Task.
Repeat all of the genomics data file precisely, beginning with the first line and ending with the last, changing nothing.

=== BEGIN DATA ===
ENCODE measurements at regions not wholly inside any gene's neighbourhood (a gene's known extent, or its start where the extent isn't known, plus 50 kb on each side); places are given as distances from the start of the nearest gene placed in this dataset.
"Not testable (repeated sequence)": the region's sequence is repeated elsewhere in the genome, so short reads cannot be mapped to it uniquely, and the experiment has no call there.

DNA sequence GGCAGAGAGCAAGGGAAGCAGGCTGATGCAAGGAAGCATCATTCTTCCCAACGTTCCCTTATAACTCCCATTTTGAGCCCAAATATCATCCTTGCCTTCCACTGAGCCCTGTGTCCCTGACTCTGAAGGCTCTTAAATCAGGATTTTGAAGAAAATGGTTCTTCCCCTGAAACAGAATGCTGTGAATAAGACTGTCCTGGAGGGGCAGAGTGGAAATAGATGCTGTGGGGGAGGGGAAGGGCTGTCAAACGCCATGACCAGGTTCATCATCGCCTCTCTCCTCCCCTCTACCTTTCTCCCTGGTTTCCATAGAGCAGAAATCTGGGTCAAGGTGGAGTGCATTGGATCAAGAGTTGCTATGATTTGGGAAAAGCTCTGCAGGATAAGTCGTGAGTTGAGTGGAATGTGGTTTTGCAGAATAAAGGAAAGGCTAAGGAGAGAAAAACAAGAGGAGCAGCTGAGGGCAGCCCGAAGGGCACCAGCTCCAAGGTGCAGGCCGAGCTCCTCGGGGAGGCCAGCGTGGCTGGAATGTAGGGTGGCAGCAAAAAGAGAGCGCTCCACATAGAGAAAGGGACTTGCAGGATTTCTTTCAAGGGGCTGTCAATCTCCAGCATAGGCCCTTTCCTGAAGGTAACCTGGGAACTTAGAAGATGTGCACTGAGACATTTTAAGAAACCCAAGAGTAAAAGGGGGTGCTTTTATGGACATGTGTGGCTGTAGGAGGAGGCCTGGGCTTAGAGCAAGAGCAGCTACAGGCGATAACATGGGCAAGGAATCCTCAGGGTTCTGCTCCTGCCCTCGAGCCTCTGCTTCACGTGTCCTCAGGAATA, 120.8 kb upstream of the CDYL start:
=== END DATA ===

ENCODE measurements at regions not wholly inside any gene's neighbourhood (a gene's known extent, or its start where the extent isn't known, plus 50 kb on each side); places are given as distances from the start of the nearest gene placed in this dataset.
"Not testable (repeated sequence)": the region's sequence is repeated elsewhere in the genome, so short reads cannot be mapped to it uniquely, and the experiment has no call there.

DNA sequence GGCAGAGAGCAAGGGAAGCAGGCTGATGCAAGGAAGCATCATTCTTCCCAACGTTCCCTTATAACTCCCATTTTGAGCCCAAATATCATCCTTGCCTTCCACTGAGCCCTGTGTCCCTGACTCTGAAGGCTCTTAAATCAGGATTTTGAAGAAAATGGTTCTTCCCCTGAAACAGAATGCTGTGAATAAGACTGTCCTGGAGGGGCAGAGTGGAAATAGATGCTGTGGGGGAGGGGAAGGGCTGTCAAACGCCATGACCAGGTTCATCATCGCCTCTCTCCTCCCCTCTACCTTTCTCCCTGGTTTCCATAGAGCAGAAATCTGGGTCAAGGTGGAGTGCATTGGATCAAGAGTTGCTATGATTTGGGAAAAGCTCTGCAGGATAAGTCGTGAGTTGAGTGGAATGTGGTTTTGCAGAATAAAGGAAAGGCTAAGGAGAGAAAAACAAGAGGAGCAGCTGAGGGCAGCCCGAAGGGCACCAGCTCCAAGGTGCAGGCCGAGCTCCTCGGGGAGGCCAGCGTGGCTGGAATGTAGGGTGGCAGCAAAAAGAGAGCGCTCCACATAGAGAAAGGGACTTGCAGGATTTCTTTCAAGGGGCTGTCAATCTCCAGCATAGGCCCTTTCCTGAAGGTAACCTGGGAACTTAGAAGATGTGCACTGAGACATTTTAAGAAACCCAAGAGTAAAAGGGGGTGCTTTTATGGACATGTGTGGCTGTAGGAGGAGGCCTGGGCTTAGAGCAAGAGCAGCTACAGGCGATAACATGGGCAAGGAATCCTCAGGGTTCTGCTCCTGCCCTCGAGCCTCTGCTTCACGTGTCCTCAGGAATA, 120.8 kb upstream of the CDYL start: